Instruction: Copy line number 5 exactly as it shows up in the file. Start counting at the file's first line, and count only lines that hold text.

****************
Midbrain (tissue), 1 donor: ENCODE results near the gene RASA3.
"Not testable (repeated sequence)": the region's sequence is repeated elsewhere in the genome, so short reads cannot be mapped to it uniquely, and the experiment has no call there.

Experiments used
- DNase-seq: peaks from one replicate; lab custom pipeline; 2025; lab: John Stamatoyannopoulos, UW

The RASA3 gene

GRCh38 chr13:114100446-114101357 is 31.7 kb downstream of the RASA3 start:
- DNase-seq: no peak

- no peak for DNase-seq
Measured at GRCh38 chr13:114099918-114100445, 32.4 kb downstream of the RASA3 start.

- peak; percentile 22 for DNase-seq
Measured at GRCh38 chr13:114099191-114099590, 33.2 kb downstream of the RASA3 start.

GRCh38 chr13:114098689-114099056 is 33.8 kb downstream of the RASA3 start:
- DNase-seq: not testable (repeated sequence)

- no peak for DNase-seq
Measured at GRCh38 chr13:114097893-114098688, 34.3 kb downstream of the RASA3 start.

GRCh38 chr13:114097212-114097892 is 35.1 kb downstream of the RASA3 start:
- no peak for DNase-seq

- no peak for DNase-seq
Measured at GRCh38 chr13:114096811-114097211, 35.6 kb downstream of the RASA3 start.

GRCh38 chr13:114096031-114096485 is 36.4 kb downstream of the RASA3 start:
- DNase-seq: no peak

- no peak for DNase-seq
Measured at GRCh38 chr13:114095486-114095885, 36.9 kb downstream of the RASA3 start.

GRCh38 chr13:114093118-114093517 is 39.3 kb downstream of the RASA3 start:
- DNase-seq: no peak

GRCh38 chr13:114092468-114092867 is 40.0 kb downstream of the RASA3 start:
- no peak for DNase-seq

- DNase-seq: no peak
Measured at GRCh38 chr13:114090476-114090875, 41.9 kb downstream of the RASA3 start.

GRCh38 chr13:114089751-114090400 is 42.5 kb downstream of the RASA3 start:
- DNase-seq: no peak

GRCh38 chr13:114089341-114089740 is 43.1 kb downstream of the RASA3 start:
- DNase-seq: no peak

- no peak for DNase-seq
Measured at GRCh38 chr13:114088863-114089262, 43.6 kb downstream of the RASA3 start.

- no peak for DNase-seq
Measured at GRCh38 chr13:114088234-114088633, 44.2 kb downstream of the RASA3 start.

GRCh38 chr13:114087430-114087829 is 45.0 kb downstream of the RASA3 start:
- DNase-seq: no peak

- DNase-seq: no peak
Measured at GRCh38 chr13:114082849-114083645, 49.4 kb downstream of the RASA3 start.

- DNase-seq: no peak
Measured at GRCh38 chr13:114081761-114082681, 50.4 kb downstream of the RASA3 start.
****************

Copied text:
The RASA3 gene